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Why is the Spurs defense so good this year?

Aside from the consistency of Tim Duncan, Kawhi Leonard, and Tiago Splitter, improvement in the backcourt and a change in personnel have helped San Antonio rise to the top of the league's defensive efficiency rankings.

Soobum Im-USA TODAY Sports

If you don't know, now you know: the Spurs sit 2nd in the league's Defensive Rating rankings. San Antonio trails only it's recent opponents -- the Indiana Pacers -- for it's ball-stopping prowess.

With Tim Duncan and Tiago Splitter manning the paint, it's almost expected that the team should boast a defensive unit good enough for a top ten standing. The notion that a Duncan-Splitter combo will strangle the interior slashes of the opponent is not a new one. In sixty games of sharing the floor in 2012-13, the pair (when measured as a two-man lineup) restricted opposing FG% to 41.4%, and generated a handsome Defensive Rating of 92.7. An unquestionably elite performance. Given the tall timber's penchant for roaming in the restricted area, then, what is required to propel the team as a whole to the next echelon of defensive dominance?

It starts with a collective commitment from the rest of the roster. A little tinkering to the rotation and a couple of new faces don't hurt, either. Last season, San Antonio were proud owners of a number of key defensive indicators that the majority of NBA teams would kill to achieve. Whether it was keeping Opp. FG% to 42.9% in their 58 wins, placing third in the Association for defensive rebound percentage at 74.9% (behind only Golden State and Houston), or fourth for opposition True Shooting %'s at a paltry 51.6% (courtesy of Recently, PtR paid homage to the Spurs' propensity to defy and withstand the hallmarks of opposing offenses, and detailed the growing reputation of Danny Green as a "3-and-D" wingman.* But what about Tony Parker -- far from being regarded as a defensive menace -- and the removal of 22 minutes of Gary Neal from the nightly lineup?**

Sure, substituting the likes of Marco Belinelli and Jeff Ayres in to replace Neal and DeJuan Blair may seem minor to the casual onlooker. Not quite. It is actually difficult to adequately describe just how much of a defensive albatross Gary Neal was for San Antonio, in 2013 especially. Neal was one of the team's chief defensive liabilities, mustering an individual Defensive Rating of 101.4 over his 68 regular season appearances. Spurs fans will remember Neal's rise from obscurity and his role as a streaky shooter (with a clutch performance or two along the way). Don't let that distract you from his identity as the definition of a one-way player, though.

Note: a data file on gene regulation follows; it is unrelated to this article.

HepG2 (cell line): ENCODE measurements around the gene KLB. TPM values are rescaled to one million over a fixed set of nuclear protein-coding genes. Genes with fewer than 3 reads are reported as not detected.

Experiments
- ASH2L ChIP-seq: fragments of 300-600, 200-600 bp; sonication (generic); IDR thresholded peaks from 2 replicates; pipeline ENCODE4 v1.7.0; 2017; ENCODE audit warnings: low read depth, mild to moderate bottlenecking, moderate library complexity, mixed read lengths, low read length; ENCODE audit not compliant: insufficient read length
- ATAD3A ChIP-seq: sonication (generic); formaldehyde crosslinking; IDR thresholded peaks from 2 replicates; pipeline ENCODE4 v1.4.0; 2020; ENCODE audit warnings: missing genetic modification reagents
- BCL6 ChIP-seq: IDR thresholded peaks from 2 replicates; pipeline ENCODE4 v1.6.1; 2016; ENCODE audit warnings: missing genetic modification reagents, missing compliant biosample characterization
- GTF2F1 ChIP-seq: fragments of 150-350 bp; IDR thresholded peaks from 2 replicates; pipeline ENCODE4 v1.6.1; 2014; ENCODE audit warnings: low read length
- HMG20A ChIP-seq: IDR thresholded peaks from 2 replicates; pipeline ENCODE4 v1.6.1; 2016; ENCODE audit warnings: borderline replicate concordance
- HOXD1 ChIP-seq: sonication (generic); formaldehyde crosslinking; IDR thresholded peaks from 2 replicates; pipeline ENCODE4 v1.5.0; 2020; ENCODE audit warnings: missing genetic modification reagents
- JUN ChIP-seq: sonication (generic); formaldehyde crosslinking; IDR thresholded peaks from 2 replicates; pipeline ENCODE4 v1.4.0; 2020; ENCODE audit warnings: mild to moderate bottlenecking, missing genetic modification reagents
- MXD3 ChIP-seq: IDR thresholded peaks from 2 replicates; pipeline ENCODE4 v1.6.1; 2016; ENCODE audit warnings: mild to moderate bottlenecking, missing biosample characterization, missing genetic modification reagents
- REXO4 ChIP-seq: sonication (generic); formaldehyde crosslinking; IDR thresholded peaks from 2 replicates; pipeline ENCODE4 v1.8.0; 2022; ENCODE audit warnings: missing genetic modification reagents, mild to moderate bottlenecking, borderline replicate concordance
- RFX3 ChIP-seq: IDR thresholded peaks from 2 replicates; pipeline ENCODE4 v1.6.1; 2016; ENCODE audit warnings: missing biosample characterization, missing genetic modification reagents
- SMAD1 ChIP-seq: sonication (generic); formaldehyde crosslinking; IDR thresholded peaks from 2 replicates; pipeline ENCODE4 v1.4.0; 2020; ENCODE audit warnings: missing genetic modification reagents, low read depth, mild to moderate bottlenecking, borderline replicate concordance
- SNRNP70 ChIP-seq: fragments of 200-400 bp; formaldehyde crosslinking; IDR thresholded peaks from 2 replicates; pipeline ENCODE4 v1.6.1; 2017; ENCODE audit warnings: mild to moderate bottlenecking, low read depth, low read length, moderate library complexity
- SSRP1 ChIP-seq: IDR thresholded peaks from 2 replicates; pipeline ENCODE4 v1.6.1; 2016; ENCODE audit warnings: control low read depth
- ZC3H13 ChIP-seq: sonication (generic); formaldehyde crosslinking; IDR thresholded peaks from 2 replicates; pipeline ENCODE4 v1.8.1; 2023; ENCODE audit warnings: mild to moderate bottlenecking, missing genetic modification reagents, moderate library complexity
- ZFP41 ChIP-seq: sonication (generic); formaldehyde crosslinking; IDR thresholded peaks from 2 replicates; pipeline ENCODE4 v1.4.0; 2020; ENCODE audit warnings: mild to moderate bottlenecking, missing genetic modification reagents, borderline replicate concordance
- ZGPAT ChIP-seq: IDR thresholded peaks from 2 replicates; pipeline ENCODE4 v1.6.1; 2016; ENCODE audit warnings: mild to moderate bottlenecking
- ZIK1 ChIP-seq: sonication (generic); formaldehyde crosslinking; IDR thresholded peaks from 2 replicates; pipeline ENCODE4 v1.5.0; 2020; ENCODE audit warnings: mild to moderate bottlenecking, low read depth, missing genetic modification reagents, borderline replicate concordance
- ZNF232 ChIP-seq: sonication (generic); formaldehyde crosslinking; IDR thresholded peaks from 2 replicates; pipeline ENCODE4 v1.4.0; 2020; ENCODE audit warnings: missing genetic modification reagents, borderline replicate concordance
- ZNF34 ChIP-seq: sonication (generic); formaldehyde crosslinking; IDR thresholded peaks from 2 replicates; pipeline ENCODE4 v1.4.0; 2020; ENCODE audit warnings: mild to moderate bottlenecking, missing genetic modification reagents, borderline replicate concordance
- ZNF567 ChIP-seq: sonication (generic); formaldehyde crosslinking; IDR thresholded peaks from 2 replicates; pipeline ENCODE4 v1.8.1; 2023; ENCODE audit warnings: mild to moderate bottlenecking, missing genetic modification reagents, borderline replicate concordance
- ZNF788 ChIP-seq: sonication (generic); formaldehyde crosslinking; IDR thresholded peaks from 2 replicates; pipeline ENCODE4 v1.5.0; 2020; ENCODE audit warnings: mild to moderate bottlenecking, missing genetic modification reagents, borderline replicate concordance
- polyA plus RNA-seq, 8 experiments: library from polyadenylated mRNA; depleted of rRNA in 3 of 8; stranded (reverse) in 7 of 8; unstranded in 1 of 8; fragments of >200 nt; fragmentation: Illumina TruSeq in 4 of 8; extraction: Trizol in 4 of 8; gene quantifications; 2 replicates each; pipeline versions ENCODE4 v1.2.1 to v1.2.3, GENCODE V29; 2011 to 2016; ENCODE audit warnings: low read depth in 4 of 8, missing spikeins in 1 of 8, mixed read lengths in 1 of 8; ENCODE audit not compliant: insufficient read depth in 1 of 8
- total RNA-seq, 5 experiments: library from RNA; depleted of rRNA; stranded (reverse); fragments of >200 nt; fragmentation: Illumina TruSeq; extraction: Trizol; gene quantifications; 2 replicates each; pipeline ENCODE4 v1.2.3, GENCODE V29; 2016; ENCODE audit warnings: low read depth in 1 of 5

Belinelli himself is not exactly a brick wall on the defensive end. Nonetheless, it's worth looking at how the team has fared when the Italian gunslinger has been plugged in alongside rotation bigs. For example, through eighteen games together, the Splitter-Belinelli tandem has earned a Defensive Rating of 81.1. We're crippled by the reality of a small sample size here, but this mark is currently the Spurs' best of any combo that has logged greater than 100 minutes together on the season. It's a figure that's overwhelmingly weighted by the stature of Splitter and is certain to balloon back out toward a more reflective and sustainable number. Belinelli, however, has (thus far) given honest, near league-average D and has avoided the sieve-like play that proved costly for the team with Neal on the floor.

Stepping away from the team's bench help for a second, if we know that three of the Spurs' five starters can more than hold their own when called upon on D, where do Parker and Danny Green stand as a backcourt playing heavy minutes? According to, Tony Parker managed 2.3 Defensive Win Shares (defined as "an estimated number of wins contributed by a player due to his defense") in 2012-13, roughly middle of the pack on the San Antonio roster. So far this season, the Parker-Green unit has been a stingy one, holding the opposition to 41.2% on field goal attempts. And Tony Parker ranks in the top twenty in the league for individual defensive efficiency (of players who have played a minimum of 10 games, and average at least 20 minutes per outing).

Even if a lot of these glittery numbers regress somewhat, the progress of Parker on the other side of the ball deserves recognition. It's the one component of his game that has always been the critic's choice: accountability and consistency on D. As much as anything, this is a Point Guard-driven league, and Tony has earned these numbers having battled Ty Lawson, John Wall, Russell Westbrook, and Kyrie Irving, to name a few. Meanwhile, Green, who is frustratingly prone to the occasional defensive lapse or gamble, still comes in at second in the NBA's individual defensive rankings.

Key factors help to comprise these measures: the quality of opponents, the makeup of the Spurs' units on the floor, injuries, personnel etc. Yet, we're a quarter of the way through the 82-game grind. There is enough available evidence to support the incremental improvement of Parker's defensive efforts. He has boosted his own Defensive Rating from 97.6 this past year to 95.4 through twenty-two early-season bouts. Expect Parker's individual stats to gravitate and regress closer towards those of last season, but if he can continue his recent output on the perimeter, he -- and San Antonio as a team -- will be richly rewarded for his sustained advances.

* These are key discussion points, and if you haven't already, take some time to absorb PSherman's excellent breakdown of Danny Green.

** Neal also registered an average of nearly nineteen minutes per contest in the postseason for the Spurs in 2012-13.

Statistics used are from, unless otherwise specified.